Some people think the state has the best interests of the children at
heart. If they do, it is only children as a collective unit. If you think otherwise, read Mary Pride's Child Abuse
One woman at my church fears that homeschoolers commit incest. She said she doesn't know what she would have done if it hadn't been for her school. However, she did go to school and still the incest continued. Going to school is no guarantee against it. And, fortunately, most parents who homeschool do so because they are concerned for their children's welfare.
Since our country is an offshoot of England, it is fitting that much of
our culture has been borrowed from the British. In England, where public schools are what we would call private schools,
homeschooling and tutoring have long been common.
When our founding fathers established the Constitution, they couldn't agree on education. Some thought an educated electorate would prevent tyranny. Others, like Benjamin Rush, weren't concerned about tyranny. They wanted children to become docile instruments of the state so they would compliantly work to provide tax money and become obedient soldiers. The model of education Rush lusted after was the Prussian which was based on the idea that children are the property of the state and must be completely loyal to the government. Their schools worked very well. So efficiently, that by the twentieth century we witnessed the takeover of the Germans by the Nazis.
Thomas Jefferson, diametrically opposed Benjamin Rush. He believed it was more important for parents to guide their children than that the children receive an education. He trusted parents to love their children enough to provide an education for them, if they could. However, he recognized that since some parents might be too poor to provide an education, the states should offer three free years of instruction in reading, writing, arithmetic and the history of Greece, Rome, England and America.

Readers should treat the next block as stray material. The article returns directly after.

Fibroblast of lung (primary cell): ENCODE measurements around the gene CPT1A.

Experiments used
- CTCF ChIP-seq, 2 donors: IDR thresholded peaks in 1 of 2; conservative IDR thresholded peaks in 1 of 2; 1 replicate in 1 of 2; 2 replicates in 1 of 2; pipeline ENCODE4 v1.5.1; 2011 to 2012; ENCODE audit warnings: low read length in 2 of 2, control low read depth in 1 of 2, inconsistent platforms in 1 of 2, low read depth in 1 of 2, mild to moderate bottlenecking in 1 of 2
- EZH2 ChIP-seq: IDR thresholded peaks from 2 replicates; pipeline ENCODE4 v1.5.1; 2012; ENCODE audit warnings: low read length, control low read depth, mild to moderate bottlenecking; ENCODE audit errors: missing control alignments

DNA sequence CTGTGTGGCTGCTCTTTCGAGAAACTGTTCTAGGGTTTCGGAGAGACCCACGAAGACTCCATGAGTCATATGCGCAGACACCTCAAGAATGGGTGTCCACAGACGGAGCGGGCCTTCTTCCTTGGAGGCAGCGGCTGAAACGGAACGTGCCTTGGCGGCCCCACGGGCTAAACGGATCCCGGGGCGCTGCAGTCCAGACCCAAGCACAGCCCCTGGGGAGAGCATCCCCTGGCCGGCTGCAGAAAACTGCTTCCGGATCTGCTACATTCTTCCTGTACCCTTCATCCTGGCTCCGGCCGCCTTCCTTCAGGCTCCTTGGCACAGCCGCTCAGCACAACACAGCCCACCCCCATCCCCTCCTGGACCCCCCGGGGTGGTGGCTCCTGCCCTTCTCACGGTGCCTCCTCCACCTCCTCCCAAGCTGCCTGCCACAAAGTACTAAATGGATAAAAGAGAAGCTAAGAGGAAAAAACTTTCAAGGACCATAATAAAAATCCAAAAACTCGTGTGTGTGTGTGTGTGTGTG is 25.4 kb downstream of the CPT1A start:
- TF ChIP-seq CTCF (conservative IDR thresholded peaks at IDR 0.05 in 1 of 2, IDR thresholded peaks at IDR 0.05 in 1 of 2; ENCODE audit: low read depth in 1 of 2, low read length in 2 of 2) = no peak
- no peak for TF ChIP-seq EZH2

Although we did eventually adopt the Prussian compulsory model of education, our notions of independence and individual liberty are more in line with English and Jeffersonian tradition. Thus, when people say we might as well use the public schools because they've done some things to make it better, they've got it backwards. Unless the public schools could provide what our children need, without any of the negatives, it wouldn't make sense for homeschoolers to send their children there. The children are better off at home with loving parents who, having sorted out their years of education, can now pass on whatever is valuable of our cultural tradition, within a safer and more nurturing environment.Even if we make some errors in logic or in our teaching methods, we homeschooling parents should not be the ones on the defensive--although we will be for a long time.
Compulsory government education (the stuff based on the Prussian model) only began in 1852, in Massachusetts, where it took thirty years before the resisting 80% of the population could be coerced--yes, sometimes at gunpoint--to comply. Homeschooling, tutoring, and private schooling went on successfully before that. As Senator Ted Kennedy's office reported, since the advent of compulsory education, literacy rates in his home state have never reached the 98% level they had attained prior to compulsory instruction.
Maybe they'll reach the 98% level again--when more people revert to traditional teaching methods.
Copyright © 1996 & 1997 N. S. Gill.